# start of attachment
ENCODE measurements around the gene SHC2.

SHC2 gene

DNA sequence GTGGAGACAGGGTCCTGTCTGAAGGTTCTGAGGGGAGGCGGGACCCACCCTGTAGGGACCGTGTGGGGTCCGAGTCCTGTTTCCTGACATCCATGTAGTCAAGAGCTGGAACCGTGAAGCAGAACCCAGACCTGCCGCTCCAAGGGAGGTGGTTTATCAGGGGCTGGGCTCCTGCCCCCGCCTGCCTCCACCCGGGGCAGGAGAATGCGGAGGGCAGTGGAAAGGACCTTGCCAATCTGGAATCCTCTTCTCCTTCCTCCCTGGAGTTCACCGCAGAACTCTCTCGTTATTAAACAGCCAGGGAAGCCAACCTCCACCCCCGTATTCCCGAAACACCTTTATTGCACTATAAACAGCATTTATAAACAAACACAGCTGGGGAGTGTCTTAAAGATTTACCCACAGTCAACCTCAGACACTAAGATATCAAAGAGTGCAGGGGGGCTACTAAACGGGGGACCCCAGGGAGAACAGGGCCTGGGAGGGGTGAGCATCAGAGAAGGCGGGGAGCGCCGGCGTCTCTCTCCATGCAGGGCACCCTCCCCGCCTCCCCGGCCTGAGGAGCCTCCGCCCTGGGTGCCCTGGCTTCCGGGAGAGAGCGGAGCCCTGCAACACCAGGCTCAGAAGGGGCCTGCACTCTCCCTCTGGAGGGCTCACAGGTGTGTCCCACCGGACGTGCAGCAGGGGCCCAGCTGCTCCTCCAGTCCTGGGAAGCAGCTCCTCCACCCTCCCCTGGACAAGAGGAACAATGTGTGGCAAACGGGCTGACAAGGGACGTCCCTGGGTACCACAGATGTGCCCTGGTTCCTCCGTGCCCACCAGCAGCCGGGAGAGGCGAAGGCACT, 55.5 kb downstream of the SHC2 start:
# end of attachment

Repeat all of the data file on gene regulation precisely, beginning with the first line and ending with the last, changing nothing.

ENCODE measurements around the gene SHC2.

SHC2 gene

DNA sequence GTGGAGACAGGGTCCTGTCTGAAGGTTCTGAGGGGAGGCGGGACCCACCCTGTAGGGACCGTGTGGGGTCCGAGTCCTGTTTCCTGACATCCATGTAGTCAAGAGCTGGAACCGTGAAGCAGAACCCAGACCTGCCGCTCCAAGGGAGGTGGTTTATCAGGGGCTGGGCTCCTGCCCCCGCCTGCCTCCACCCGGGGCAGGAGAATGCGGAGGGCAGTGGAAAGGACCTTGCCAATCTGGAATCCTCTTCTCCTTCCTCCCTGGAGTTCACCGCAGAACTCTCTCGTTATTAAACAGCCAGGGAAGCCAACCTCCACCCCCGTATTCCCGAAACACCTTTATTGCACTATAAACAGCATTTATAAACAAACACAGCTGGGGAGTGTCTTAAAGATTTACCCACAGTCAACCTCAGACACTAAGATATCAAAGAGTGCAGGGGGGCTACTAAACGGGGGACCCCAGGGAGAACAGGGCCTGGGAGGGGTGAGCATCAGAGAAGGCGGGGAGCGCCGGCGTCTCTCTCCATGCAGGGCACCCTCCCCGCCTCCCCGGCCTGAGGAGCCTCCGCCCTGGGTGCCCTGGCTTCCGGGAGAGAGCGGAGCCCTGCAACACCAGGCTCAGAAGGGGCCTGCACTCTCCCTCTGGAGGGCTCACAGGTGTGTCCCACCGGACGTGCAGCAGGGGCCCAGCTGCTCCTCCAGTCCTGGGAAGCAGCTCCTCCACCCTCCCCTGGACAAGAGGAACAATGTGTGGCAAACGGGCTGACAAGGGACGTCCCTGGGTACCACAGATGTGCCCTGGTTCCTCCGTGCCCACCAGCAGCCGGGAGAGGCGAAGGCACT, 55.5 kb downstream of the SHC2 start: